Wire, King Champion Sounds Tivoli de Helling, Utrecht 16/10/13

 

 

Tivoli De Helling is quite a trek, involving negotiating a plethora of diversions and intersections as well as a brisk half hour walk from the middle of town,  (plus it always seems to be raining when I go) but it’s worth it. I’ve never seen a bad gig there. Nice staff and sound too. The fact that it’s stuck incongruously behind what I think is a car showroom on a mini industrial estate only adds to its “urban charm”. Incendiary were here to see Wire and happy to see that the new and marvellous King Champion Sounds were supporting, promoting their wonderful new LP.

At first I thought we were in for a damp squib, as there were about 20 people mooching about – of which I was plainly the youngest – which, I may add, is quite something to note nowadays. Things improved rapidly on the numbers score though; I still can’t get my head round this trick the Dutch have of turning up just on time, sometimes it seems as if a crowd multiplies threefold in the blink of an eye; and certainly my fears of 20 or so hardy, gnarly souls watching King Champion Sounds were dissolved when I looked round again; the room being pretty packed. Phew.

 I say phew because King Champion Sounds are fantastic. They deserve an audience in their home country, they really do. They’re fantastic for three main reasons, which I’ll list for you now. Firstly they have real presence and authority; there’s a really easy charm about them on stage and they look natural as a band, which, for a seven piece (horns, drums singer, 2 guitarists, and bass) is not easy. In fact at times they look cheeky, giggling and smiling each other on, which is so nice to see. A lot of the authority comes from ex Ex frontman GW Sok, who acts as a sort of spiritual centre point for the music; he knows his onions and brings this wyrd gentleness to his proclamations. I mean (and I suppose I had better explain myself here) he knows he’s fighting a losing battle, he knows his limits in terms of the reach of his particular message, which is at turns impressionistic and shamanistic but he’s still hoping you’ll listen. And that’s very empathic.

What else? Well they have an astonishing sound; a mix of shuddering, rumbling Fall bass lines, clattering guitar patterns and this soothing, affirming soul revue/Dexys feel from the horns. The drummer plays like a young Peter Leopold too; he really could be something else. And my final point? My final point is the songs. The songs are, to use a colloquialism not often heard this side of the North Sea, boss.  Anyone who can’t enjoy the rattling Here We Go Again or the thunderous World of Confusion must have defective emotional wiring inside the old cranium. Whilst a perfectly enjoyable, often enervating listen by your fireside, they sound massive live, Shouting At The Moon and Shop Drop are marvellous on the night; ringing and huge soundscapes that pick up the room in its entirety. That’s their real genius; they leave no one out of their shows. I tell you now; you really need to get onto this band.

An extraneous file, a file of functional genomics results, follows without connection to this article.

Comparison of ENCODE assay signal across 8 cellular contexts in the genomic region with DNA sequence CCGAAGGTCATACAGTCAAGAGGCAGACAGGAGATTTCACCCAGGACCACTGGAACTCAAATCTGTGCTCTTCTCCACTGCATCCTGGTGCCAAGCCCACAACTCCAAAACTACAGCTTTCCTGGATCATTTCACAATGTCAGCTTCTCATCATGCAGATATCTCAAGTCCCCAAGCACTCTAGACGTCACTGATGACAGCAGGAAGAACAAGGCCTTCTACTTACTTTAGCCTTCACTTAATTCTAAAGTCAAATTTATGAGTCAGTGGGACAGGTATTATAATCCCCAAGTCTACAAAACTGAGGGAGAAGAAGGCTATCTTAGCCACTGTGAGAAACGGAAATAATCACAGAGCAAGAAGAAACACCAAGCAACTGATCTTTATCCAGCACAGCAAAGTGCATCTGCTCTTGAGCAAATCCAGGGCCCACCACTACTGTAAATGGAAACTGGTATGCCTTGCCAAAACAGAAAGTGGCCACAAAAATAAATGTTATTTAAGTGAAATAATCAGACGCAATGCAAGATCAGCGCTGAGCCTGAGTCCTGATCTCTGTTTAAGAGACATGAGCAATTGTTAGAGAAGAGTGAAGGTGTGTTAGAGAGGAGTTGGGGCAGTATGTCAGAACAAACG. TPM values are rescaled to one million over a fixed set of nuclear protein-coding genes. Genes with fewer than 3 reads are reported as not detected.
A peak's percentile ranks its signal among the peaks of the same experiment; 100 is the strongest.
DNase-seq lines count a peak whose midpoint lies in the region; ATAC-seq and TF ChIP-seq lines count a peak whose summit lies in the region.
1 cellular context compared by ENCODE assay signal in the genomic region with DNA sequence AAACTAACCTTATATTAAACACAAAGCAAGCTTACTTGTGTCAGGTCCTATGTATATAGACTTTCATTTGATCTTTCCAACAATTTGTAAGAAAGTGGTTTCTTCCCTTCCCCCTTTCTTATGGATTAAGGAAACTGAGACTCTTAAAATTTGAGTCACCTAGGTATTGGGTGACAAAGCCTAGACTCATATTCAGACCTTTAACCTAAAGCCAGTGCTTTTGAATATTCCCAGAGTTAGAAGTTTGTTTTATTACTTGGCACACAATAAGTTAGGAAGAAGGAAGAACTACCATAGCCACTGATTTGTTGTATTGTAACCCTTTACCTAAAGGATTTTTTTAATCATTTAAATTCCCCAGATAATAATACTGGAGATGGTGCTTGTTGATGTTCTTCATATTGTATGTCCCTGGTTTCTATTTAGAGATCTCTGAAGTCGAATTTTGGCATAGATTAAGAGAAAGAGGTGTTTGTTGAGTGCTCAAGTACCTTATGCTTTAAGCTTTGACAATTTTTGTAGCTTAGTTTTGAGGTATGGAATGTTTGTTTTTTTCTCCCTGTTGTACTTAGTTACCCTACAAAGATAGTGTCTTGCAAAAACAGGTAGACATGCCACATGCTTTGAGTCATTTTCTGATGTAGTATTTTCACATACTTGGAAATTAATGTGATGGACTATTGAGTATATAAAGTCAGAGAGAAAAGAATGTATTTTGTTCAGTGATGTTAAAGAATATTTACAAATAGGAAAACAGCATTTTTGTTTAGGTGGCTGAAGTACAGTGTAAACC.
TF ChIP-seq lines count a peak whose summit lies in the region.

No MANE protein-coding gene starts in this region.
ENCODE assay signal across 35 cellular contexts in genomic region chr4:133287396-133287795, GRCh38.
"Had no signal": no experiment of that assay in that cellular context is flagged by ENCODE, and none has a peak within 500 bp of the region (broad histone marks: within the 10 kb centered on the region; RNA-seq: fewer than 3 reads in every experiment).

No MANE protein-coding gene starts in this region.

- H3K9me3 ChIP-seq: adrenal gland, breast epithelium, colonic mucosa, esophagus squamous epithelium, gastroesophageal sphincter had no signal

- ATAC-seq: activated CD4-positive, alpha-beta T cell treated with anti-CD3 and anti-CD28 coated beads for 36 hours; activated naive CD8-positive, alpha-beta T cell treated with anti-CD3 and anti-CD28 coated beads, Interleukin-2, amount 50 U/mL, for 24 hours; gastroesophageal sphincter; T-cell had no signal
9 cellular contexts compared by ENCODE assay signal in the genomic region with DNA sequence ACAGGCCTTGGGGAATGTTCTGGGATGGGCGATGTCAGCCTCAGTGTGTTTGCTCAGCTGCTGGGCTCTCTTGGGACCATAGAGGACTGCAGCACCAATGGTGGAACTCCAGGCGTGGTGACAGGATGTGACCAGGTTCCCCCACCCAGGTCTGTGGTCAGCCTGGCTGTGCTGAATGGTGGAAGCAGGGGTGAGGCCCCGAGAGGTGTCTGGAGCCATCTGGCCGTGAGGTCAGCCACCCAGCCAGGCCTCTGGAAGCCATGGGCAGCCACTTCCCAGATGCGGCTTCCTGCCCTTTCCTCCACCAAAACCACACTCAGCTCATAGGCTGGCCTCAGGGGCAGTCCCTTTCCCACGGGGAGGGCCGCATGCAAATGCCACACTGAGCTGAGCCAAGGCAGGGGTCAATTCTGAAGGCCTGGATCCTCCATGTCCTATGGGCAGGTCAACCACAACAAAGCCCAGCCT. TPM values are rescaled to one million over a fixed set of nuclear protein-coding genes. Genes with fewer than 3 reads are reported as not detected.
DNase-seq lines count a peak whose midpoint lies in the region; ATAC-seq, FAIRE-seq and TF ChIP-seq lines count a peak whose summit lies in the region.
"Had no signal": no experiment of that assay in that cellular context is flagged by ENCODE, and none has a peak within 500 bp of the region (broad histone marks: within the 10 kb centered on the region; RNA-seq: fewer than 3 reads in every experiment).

So I’m standing at the bar and someone says to me, Wire’s songs sound all the same. I disagree. Of course. Actually I think this Wire show at Tivoli was a master class in how to play a show of difficult, thoughtful and often wilfully obtuse music. True there’s no set of crowd pleasers – if you were coming to hear Pink Flag stuff you might as well turn tail and go home…. but then I always liked the curmudgeonly side to the band, I think there’s a lot to be said for making an audience prove itself. Otherwise why pay the fucking money to come?

I could run through te gig saying, 'and yes lots of new stuff from Change Becomes Us', like Doubles and Trebles and Stealth of a Stork.  Adore Your Island was especially great; but then I do like the soft/hard duality of that track and “recent” stuff like Comet and 23 Years Too Late and the odd track off the superb Red Barked Tree such as Please Take (I think they played Please Take) and I think (I think) Two Minutes; the superb sound in Tivoli picking up all the nuances and sharpness inherent in their music. They make subtle music that keeps you on edge. For heritage hunters we got Drill early on, which was great to hear.  

But best was the crashing end which (especially with Spent) not only threatened to blow the roof off, but almost had us transporting. Wire’s dark heart was revealed; the murky gothic undertones in their music, a future-past Victorian Gothic drama, half heard whispers, metallic shifts of grimy, unguent, music that always alludes to something from another time all started to float to the surface. There’s something incredibly old about Wire, they reach back into this other world; there’s a palpable sense of The Other, of their ability to conjure up things long forgotten, long laid under the ground. Balance this against their constant reappraisals of their method, of their merciless, ruthless self-examination of their own DNA, and you have an incredibly powerful, exciting and ever relevant music. Simply put they are forward thinking motherfuckers almost locked into a perpetual state of enquiry.

Afterwards a stagger home through the wet streets of Utrecht, a delayed train and a sort of Febo shame moment which we won’t go into here. But, who cares, what a gig!